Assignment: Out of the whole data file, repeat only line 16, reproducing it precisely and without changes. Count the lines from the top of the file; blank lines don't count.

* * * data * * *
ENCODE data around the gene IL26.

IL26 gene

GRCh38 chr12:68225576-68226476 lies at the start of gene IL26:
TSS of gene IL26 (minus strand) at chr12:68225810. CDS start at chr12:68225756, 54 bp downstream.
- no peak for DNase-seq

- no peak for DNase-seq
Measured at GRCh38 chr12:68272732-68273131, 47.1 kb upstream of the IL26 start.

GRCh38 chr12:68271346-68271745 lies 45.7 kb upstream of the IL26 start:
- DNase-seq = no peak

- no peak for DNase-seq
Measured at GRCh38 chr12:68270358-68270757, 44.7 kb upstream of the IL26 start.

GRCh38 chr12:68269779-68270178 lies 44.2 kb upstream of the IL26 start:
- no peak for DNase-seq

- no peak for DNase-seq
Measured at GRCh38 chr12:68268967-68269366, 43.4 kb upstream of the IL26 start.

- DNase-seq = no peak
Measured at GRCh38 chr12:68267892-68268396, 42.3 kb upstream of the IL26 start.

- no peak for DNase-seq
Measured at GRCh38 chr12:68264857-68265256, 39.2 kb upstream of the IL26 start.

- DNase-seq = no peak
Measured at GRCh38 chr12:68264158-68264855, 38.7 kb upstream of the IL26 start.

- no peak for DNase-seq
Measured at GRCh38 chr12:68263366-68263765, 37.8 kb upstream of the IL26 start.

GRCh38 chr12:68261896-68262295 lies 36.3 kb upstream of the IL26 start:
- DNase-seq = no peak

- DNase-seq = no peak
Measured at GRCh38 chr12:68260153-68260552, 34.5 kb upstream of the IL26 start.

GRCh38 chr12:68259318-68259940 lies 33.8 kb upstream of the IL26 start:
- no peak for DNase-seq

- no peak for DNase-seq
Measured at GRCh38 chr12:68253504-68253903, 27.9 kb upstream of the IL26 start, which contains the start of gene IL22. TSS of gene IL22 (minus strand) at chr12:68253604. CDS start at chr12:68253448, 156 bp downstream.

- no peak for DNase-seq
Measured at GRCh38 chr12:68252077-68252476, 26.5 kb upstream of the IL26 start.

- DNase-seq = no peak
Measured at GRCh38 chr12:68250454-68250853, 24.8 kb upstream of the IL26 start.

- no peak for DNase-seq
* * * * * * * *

- DNase-seq = no peak